Non-alcoholic fatty liver disease (NALFD) is the most common chronic liver disease and is characterized by the accumulation of lipids in the liver independent of alcohol use. 

The Liver's Role in Fatty Acid Metabolism

The liver is not a major storage center for fatty acids and triglycerides but following periods of feeding or fasting there is movement of fats into and out of the liver.  Following digestion of food in the stomach, fats are absorbed from the small intestine and assembled into triglycerides. 

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Figure 1. Kawano and Cohen (2013)

Triglycerides are incorporated into chylomicrons which deliver about 70% of all fats to adipose tissue with the rest going to the liver (1).  Additionally, when there is an abundance of carbohydrates, fatty acids will be  synthesized by the liver and which can be incorporated into lipoproteins and released (2).  However, under fasting conditions fatty acids released from adipose tissue are taken up by the liver and used to synthesize triglycerides which are then incorporated into lipoproteins and released into the blood.  Fatty acids taken up by the liver can also be oxidized and used in gluconeogenesis (3).  In both cases the level of fat in the liver is highly regulated.  Figure 1  illustrates the numerous ways in which fat levels are regulated in the liver. However in NALFD triglycerides accumulate in hepatocytes which leads to liver dysfunction. 

NALFD and the Renin-Angiotensin System

The renin-angiotensin system (RAS) plays an important role in regulating blood pressure and maintaining  cardiovascular homeostasis (4) and is expressed in a variety of tissues including the liver.  Over activation of RAS has been seen in patients with cirrhosis (5) and chronic hepatitis C (6) while inhibition of RAS in animal models decreases hepatic fibrogenisis in animal models (7). A study using mice that had high tissue levels of angiotensin II developed steatohepatitis and hepatic fibrosis (8). Activation of angiotensin II type 1 receptor results in the expression of TGFβ-1, a profibrogenetic cytokine, in response to liver injury(9).  While animal studies have reveled that deletion of this receptor reduces the occurrence of fat accumulation in the liver (10).  These studies suggest that activation of this receptor can result in the development of NALFD.  Thus mutations that alter the functioning of this receptor could lead to NALFD.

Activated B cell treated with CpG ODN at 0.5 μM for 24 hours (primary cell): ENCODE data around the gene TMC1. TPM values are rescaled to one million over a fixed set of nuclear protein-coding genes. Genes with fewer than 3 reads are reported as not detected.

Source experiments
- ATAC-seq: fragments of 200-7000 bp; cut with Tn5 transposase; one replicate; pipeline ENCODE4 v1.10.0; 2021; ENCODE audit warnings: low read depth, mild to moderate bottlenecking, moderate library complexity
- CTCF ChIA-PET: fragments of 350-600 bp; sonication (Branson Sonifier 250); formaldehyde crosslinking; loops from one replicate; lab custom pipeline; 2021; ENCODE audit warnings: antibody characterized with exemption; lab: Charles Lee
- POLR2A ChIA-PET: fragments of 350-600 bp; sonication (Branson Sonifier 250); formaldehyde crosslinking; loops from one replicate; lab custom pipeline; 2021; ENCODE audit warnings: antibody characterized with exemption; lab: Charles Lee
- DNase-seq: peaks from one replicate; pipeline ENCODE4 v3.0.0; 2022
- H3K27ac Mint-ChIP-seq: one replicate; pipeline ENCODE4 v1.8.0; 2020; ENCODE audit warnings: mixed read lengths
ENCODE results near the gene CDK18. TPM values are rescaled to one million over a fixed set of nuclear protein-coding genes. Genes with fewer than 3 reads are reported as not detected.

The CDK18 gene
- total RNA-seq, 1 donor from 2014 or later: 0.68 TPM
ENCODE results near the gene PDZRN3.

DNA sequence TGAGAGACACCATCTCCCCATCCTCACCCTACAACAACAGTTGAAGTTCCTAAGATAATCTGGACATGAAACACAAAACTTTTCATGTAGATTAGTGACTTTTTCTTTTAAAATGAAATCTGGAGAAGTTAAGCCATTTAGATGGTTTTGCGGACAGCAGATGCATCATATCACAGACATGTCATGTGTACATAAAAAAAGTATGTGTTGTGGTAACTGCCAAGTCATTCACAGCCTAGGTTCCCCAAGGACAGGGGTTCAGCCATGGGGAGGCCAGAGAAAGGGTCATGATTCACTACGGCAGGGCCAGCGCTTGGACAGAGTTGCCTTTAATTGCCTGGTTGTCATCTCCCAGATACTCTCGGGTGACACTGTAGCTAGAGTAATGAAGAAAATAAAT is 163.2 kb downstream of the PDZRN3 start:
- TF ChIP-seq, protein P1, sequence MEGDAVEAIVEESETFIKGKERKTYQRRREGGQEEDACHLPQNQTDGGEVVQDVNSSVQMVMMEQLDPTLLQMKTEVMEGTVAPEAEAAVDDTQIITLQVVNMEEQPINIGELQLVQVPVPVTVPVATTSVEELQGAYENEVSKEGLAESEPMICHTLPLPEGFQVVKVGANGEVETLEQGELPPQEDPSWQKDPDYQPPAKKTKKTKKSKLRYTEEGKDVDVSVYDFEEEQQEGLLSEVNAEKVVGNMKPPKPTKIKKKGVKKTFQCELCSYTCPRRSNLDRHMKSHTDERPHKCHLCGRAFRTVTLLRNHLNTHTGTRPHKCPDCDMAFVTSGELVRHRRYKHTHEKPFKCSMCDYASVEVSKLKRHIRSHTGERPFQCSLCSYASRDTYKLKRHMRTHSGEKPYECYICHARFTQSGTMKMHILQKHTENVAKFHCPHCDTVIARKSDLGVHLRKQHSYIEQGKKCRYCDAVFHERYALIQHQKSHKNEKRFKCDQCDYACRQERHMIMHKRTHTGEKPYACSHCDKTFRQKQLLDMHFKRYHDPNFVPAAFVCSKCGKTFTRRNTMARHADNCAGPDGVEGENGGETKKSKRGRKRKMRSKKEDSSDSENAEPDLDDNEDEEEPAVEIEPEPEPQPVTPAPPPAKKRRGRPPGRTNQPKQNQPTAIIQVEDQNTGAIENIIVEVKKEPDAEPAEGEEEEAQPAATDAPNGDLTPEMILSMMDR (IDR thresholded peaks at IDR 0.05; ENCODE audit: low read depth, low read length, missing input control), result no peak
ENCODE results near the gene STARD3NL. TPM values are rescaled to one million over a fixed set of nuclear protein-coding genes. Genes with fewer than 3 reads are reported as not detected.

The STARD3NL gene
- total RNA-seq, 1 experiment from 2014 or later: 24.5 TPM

Mutations to Angiotensin II type 1 receptor and the Chance of Developing NAFLD

A study of 16 single nucleotide polymorphisms (SNPs) to the angiotensin II type 1 receptor found a strong correlation with NALFD and 5 of the mutations in Japanese patients (11).  However a more recent study did not find a correlation between the five mutations but did find a correlation between fibrosis and different polymorphism in Indian patents (12).  This study was done using Indian, Chinese, and Malaysian patients compared to the Japanese patients used in the initial study. The differences in susceptibility to NALFD seen in these two studies may be due to population differences (11).  Thus susceptibility seems to depend on an individuals ethnic background.  So a person of Northern European decent who has one of the polymorphism that was linked to NALFD in a Japanese person may not have the same susceptibility due to other biological factors.  Dr.  Burke does not have any of the mutations identified in these studies so is not at an increased risk of developing NALFD based on these results.  However, as yet unidentified mutations may influecnce the chance of developing NALFD. 


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